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Precautionary Approach Best With Youth & Alcohol

19 May 2004

Precautionary approach best when dealing with youth & alcohol

Alcohol abuse among the young is one of society's biggest challenges and it is best to adopt a cautious approach when looking at ways of addressing the problem, Progressive leader, Jim Anderton, said today.

Jim Anderton, who is chairperson of the Ministerial Committee on Drug Policy, was today challenged in Parliament by the Green Party over his recent comments on a Justice Ministry report issued on Monday.

The report found that young people who use alcohol are doing so more often, and in greater volumes, than they did in 1999, when the legal minimum age was 20.

"In 1999, the Ministry of Health, the New Zealand Drug Foundation and other public health organizations including ALAC all opposed lowering New Zealand’s drinking age.

"Their case was based on research evidence of increases in alcohol- related harm when drinking ages were lowered in Australia, Canada and the United States," the Progressive leader said.

"When Canada and the United States changed track and raised their drinking ages again, alcohol-related harm decreased," Jim Anderton said.

"There was a decrease in alcohol use among U.S. teenagers that persisted into their early 20s. A comprehensive analysis, carried out in 2000, of published U.S. research found that raising the drinking age appeared to be more effective than a wide range of other strategies aimed at reducing youth drinking," the Progressive leader said.


The Ministry of Justice report into the consequences of lowering the drinking age showed that those, especially in the 14 to 17 year old category who drank, were drinking more and more often.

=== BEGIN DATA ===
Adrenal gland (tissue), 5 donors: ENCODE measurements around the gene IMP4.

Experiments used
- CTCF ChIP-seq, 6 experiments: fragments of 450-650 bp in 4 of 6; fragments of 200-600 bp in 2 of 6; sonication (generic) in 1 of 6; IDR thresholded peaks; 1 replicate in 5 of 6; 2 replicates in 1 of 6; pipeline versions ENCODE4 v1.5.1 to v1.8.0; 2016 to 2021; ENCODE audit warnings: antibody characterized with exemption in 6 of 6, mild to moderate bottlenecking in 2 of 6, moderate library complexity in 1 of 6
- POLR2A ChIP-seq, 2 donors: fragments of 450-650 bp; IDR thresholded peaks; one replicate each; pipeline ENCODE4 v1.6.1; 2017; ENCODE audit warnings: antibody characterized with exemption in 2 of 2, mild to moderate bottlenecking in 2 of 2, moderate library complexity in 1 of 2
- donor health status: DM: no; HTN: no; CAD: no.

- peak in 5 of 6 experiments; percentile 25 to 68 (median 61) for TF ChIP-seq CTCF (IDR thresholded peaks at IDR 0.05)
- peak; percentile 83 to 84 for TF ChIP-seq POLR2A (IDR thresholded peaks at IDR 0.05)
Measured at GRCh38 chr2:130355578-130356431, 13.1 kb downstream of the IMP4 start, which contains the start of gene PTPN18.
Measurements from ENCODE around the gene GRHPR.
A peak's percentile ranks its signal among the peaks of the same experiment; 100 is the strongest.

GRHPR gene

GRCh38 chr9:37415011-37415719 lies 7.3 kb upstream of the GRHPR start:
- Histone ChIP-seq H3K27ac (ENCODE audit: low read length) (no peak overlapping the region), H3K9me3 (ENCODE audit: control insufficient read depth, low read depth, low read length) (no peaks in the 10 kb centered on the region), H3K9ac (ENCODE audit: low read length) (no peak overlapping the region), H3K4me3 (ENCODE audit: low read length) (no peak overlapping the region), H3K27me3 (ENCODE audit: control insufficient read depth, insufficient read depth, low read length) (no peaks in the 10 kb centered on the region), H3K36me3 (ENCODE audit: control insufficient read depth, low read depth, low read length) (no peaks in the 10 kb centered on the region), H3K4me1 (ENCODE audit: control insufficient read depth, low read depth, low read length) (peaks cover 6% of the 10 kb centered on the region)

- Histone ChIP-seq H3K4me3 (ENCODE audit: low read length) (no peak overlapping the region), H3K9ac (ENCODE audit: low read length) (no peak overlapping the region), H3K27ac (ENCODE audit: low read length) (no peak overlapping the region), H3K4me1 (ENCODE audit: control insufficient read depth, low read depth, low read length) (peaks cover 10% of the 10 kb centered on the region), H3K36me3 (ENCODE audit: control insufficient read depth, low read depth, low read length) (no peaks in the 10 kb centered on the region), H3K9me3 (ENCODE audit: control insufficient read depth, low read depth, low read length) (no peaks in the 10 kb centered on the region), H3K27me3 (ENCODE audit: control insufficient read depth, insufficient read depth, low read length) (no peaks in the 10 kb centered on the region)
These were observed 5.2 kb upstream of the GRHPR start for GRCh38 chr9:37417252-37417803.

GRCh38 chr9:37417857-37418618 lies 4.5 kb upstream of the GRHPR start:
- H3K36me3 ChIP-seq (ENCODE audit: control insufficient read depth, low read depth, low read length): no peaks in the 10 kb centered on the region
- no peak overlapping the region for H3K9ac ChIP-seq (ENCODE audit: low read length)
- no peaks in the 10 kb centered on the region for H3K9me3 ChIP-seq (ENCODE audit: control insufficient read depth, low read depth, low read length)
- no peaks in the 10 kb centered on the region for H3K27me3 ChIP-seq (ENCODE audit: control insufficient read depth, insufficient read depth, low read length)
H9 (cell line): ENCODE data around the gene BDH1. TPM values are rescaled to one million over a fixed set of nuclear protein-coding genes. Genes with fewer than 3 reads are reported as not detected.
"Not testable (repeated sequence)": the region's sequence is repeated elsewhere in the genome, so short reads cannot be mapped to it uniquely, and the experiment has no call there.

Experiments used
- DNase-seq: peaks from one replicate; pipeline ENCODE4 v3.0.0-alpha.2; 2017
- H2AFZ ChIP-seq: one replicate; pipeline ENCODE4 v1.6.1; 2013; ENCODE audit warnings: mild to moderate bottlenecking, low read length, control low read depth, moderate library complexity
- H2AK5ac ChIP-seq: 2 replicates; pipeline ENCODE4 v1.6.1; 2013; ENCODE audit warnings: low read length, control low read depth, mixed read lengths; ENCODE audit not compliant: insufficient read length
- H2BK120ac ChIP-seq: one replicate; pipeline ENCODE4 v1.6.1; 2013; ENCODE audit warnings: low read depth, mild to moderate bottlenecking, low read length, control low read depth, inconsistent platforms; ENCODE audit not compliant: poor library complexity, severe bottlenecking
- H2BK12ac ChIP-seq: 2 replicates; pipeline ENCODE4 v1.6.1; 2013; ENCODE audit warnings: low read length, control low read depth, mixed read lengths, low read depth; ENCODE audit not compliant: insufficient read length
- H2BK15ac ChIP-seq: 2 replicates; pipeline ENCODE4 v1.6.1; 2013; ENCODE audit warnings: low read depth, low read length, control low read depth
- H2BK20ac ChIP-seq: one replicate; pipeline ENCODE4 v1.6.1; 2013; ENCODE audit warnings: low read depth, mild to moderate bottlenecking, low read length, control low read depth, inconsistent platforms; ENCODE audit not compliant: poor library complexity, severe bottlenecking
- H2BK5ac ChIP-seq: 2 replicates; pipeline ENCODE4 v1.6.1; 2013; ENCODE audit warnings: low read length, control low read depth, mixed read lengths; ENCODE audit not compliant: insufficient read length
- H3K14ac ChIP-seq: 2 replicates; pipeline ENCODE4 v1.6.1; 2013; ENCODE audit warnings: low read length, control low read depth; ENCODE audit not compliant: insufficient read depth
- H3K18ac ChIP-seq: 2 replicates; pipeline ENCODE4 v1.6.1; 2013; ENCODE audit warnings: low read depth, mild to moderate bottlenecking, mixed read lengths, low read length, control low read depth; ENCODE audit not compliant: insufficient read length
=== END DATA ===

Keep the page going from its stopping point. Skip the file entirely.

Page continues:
Police evidence cited in the report showed frontline police have had to deal with rising numbers of drunk and disorderly teenagers since the drinking age was lowered in 1999, with the number of minors dealt with by police on alcohol-related matters increasing from 834 incidents in 1994 to 2597 in 2002.

Teen drivers affected by alcohol caused 23 deaths and 274 injury crashes last year continuing a rising trend since the drinking age was lowered in 1999.

When the Bill introducing the lower age was debated in the House five years ago, the then National Party Minister of Justice said its purpose was “to establish …control over the sale and supply of liquor to the public with the aim of contributing to the reduction of liquor abuse…”

The report this week said that on balance the legislative change in the drinking age in 1999 indicates “a detrimental effect on young people’s drinking behaviour”

The report also states that ”the proportion of 14-15 year olds who consumed alcohol in the previous 12 months has not significantly increased” but it has increased – how significant an increase must we wait for before we do something to stop our 14-15 year olds from drinking alcohol.

It also found there is a change in the prevalence of drinking in 16-17 year olds although “not a significant change”. And the prevalence of drinking by 18-19 year olds also went up, but it was a “slight” increase - the increase being higher in young women.

The Ministerial Committee on Drug Policy has agreed its next meeting will focus entirely on alcohol issues


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